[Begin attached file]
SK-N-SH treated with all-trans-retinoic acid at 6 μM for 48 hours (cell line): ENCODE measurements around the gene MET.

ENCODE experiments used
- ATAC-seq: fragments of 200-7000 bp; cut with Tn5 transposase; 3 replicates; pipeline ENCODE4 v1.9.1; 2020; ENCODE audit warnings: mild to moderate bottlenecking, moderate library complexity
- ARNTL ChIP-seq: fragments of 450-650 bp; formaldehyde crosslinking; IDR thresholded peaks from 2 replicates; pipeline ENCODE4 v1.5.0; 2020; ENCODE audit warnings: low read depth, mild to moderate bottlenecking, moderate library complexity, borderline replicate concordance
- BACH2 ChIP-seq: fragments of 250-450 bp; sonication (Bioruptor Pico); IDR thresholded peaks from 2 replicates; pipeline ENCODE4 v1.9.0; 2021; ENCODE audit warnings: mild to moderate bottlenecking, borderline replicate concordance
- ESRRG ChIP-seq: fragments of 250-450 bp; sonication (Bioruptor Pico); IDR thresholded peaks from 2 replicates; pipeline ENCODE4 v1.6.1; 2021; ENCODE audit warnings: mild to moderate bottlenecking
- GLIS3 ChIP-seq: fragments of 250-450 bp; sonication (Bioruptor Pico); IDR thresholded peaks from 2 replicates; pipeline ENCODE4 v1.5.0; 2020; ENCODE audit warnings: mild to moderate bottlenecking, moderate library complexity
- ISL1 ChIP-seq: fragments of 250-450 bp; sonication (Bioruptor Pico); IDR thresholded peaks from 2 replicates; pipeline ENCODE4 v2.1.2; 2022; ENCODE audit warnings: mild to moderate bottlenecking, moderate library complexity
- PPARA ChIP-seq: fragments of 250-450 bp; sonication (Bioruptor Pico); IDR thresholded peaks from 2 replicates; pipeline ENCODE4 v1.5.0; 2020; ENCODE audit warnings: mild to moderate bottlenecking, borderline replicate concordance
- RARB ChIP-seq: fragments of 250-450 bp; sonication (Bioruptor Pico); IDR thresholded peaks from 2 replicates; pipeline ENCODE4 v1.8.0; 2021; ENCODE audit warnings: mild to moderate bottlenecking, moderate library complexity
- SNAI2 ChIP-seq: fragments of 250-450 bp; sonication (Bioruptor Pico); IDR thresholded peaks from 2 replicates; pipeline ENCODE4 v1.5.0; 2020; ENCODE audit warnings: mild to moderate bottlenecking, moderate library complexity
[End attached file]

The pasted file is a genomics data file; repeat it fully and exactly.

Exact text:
SK-N-SH treated with all-trans-retinoic acid at 6 μM for 48 hours (cell line): ENCODE measurements around the gene MET.

ENCODE experiments used
- ATAC-seq: fragments of 200-7000 bp; cut with Tn5 transposase; 3 replicates; pipeline ENCODE4 v1.9.1; 2020; ENCODE audit warnings: mild to moderate bottlenecking, moderate library complexity
- ARNTL ChIP-seq: fragments of 450-650 bp; formaldehyde crosslinking; IDR thresholded peaks from 2 replicates; pipeline ENCODE4 v1.5.0; 2020; ENCODE audit warnings: low read depth, mild to moderate bottlenecking, moderate library complexity, borderline replicate concordance
- BACH2 ChIP-seq: fragments of 250-450 bp; sonication (Bioruptor Pico); IDR thresholded peaks from 2 replicates; pipeline ENCODE4 v1.9.0; 2021; ENCODE audit warnings: mild to moderate bottlenecking, borderline replicate concordance
- ESRRG ChIP-seq: fragments of 250-450 bp; sonication (Bioruptor Pico); IDR thresholded peaks from 2 replicates; pipeline ENCODE4 v1.6.1; 2021; ENCODE audit warnings: mild to moderate bottlenecking
- GLIS3 ChIP-seq: fragments of 250-450 bp; sonication (Bioruptor Pico); IDR thresholded peaks from 2 replicates; pipeline ENCODE4 v1.5.0; 2020; ENCODE audit warnings: mild to moderate bottlenecking, moderate library complexity
- ISL1 ChIP-seq: fragments of 250-450 bp; sonication (Bioruptor Pico); IDR thresholded peaks from 2 replicates; pipeline ENCODE4 v2.1.2; 2022; ENCODE audit warnings: mild to moderate bottlenecking, moderate library complexity
- PPARA ChIP-seq: fragments of 250-450 bp; sonication (Bioruptor Pico); IDR thresholded peaks from 2 replicates; pipeline ENCODE4 v1.5.0; 2020; ENCODE audit warnings: mild to moderate bottlenecking, borderline replicate concordance
- RARB ChIP-seq: fragments of 250-450 bp; sonication (Bioruptor Pico); IDR thresholded peaks from 2 replicates; pipeline ENCODE4 v1.8.0; 2021; ENCODE audit warnings: mild to moderate bottlenecking, moderate library complexity
- SNAI2 ChIP-seq: fragments of 250-450 bp; sonication (Bioruptor Pico); IDR thresholded peaks from 2 replicates; pipeline ENCODE4 v1.5.0; 2020; ENCODE audit warnings: mild to moderate bottlenecking, moderate library complexity